Thursday, September 27, 2012

Peter Cheney at Rockland Center for the Arts

Peter Cheney is a friend of mine.  He's one of the most cheerful guys I know.  I first saw his art two years ago during the 2010 Nyack Art Walk.  The paintings that I saw that day and paintings I just saw at Rockland Center for the Arts (ROCA) in West Nyack, NY are hit or miss... some I love and some I don't.  But whether you like his work or not you can appreciate Peter's sense of humor.  The exhibition at ROCA is titled "The World According to Peter Cheney".  According to the ROCA website...
Self taught artist and Nyack resident Peter Cheney exhibits his art in "The World According to Peter Cheney." His use of broad brush strokes and flat planes of color reflect the simplicity and directness of country road signs, while his animal characters tell anecdotes of his time in Rockland County and in his day-to-day life.
Peter is one of those artists that has integrated into the arts community in a very organic and authentic way.  He is neither an insider nor an outsider.  He doesn't contain a shred of pretension and he seems to be a man of sincerity not seriousness.   I mention his personality because it stands in contrast to the stereotypical crabby and lonely artist.  Peter knows who he is and he has fun with it!

In regards to his art... his best works are those without words, like the horse or mule painting below.  I really love this piece because of its simplicity, directness, sincere effort to articulate anatomy, and the nothing-special subject matter.  I can enter into the painting and imagine my own narrative.  On the other hand, his paintings with text prevent me from "making the piece my own".  In general, text almost always dominates over the visual component of the painting.  The written word has tremendous power over the audience... thats what makes using this tool very risky.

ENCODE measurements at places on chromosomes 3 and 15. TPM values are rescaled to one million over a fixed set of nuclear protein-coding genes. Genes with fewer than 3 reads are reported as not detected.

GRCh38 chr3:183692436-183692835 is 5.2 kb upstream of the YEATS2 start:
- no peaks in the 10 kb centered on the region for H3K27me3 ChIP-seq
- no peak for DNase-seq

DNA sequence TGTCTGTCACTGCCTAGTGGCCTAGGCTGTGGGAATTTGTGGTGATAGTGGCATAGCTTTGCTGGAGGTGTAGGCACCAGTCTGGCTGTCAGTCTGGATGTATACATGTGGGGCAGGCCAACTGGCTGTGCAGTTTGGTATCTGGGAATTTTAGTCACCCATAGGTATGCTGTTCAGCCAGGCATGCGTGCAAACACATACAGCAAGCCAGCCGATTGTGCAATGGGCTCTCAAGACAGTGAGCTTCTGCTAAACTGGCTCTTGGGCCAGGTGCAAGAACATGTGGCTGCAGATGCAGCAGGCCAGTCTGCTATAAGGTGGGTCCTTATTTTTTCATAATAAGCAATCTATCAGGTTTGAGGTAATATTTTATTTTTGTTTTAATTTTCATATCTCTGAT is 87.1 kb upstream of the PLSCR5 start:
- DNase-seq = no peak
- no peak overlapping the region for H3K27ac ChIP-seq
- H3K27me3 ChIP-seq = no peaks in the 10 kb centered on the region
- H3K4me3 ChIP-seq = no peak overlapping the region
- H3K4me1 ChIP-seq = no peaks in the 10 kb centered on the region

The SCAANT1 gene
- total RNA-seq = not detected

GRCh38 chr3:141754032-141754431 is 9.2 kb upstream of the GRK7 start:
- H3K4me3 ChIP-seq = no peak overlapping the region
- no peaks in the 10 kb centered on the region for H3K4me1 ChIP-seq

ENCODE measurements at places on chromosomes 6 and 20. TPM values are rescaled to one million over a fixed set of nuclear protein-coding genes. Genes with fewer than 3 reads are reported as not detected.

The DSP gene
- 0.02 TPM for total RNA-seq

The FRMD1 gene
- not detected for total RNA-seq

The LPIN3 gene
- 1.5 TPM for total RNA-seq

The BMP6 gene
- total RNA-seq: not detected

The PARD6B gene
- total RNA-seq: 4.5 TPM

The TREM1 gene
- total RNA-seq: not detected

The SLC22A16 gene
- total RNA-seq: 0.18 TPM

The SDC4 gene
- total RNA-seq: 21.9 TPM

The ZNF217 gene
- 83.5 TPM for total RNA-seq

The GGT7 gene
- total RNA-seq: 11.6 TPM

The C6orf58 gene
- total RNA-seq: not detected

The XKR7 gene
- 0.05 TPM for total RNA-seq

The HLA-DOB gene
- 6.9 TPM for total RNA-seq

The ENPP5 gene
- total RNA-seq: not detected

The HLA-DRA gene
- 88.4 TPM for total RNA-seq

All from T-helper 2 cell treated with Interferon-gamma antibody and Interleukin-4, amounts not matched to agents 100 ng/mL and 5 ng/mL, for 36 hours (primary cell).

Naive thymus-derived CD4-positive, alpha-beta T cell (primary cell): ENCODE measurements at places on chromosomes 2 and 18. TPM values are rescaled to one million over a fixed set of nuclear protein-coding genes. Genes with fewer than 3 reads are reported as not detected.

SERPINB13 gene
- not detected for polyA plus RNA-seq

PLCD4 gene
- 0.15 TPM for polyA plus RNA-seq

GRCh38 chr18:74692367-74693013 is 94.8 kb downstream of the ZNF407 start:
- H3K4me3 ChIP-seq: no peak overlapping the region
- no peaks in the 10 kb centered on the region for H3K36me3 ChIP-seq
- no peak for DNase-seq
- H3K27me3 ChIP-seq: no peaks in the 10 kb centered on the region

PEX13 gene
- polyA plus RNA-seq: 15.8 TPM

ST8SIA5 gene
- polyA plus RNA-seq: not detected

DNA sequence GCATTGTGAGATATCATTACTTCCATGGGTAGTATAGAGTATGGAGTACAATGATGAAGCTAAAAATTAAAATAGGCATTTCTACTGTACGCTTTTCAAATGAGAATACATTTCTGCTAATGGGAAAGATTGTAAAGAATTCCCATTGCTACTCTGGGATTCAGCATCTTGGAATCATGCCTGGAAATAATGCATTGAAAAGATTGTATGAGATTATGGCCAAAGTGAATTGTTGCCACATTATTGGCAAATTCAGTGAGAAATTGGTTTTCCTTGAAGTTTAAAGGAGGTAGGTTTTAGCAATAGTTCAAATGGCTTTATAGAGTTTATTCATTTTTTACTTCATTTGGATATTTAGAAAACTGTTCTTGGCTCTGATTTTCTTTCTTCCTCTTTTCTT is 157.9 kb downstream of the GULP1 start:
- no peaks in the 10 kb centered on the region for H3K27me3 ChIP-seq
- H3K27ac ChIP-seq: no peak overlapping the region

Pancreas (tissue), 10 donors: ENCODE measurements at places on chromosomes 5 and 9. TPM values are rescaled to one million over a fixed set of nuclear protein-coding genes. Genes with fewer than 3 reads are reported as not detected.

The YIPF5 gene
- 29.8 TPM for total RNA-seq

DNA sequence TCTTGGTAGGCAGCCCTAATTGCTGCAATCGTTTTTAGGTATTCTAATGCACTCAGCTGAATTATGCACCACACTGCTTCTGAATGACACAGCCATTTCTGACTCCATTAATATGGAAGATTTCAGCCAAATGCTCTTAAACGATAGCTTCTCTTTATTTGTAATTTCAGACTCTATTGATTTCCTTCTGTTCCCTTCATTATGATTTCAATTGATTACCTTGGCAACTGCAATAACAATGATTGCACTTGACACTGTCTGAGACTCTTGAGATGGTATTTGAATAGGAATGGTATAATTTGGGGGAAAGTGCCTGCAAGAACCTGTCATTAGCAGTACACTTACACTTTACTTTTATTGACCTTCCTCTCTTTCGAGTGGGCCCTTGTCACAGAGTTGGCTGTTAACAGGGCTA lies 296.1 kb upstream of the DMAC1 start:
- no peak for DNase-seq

*Note not all of these images are part of the ROCA exhibition

Sunday, September 23, 2012

Amy Lincoln, John Avelluto, James Prez and Other Heros

Amy Lincoln

My friend Julie Tores organized an exhibition of artists that not only make work she is inspired by but who also involve themselves in the art community.  These are people that give much more to the art scene than take from it.  According to Julie, "They show and talk about other artist's work in a meaningful way, and provide venues for us to meet, look, think and engage both face-to-face and on-line."  I should also add that most of the work she chose to put into the show was work that the artists never intended to exhibit publicly; in some cases she scrounged around piles of forgotten work or found a piece hidden in the corner of dusty studio. 

Here is a list of all the artists and their projects...
Liz Atzberger (Airplane), John Avelluto (Bay Ridge Storefront Art Walk), Brett Baker (Painters' Table), Paul Behnke (Structure and Imagery), Deborah Brown (Storefront Bushwick), Sharon Butler (Two Coats of Paint), Kevin Curran (Airplane), Joy Curtis (Pioneers of Inspiration), Paul D'Agostino (Centotto), Rob De Oude (Parallel Art Space), Lacey Fekishazy (Sardine), Enrico Gomez (Parallel Art Space), Chris Harding (English Kills), Katarina Hybenova (Bushwick Daily), Lars Kremer (Airplane), Ellen Letcher (Famous Accountants), Amy Lincoln (The Laundromat), Loren Munk (The James Kalm Report), Matthew Mahler (Small Black Door), Mike Olin (Pioneers of Inspiration), James Prez (artist/organizer), Kevin Regan (Famous Accountants), Jonathan Terranova (Small Black Door), Austin Thomas (Pocket Utopia)

The gallery itself is very interesting and is refereed to as an apartment gallery.  Here's what the website says...

Small Black Door is a project space located in Ridgewood, Queens. Artists Jonathan Terranova and Matthew Mahler founded the space in late 2010 with the intention of bringing emerging artists and thinkers together. Located in the basement of a diverse Queens neighborhood, Small Black Door physically embodies the challenge of a new generation of artists in their quest to explore alternative venues and ideas within an established art system.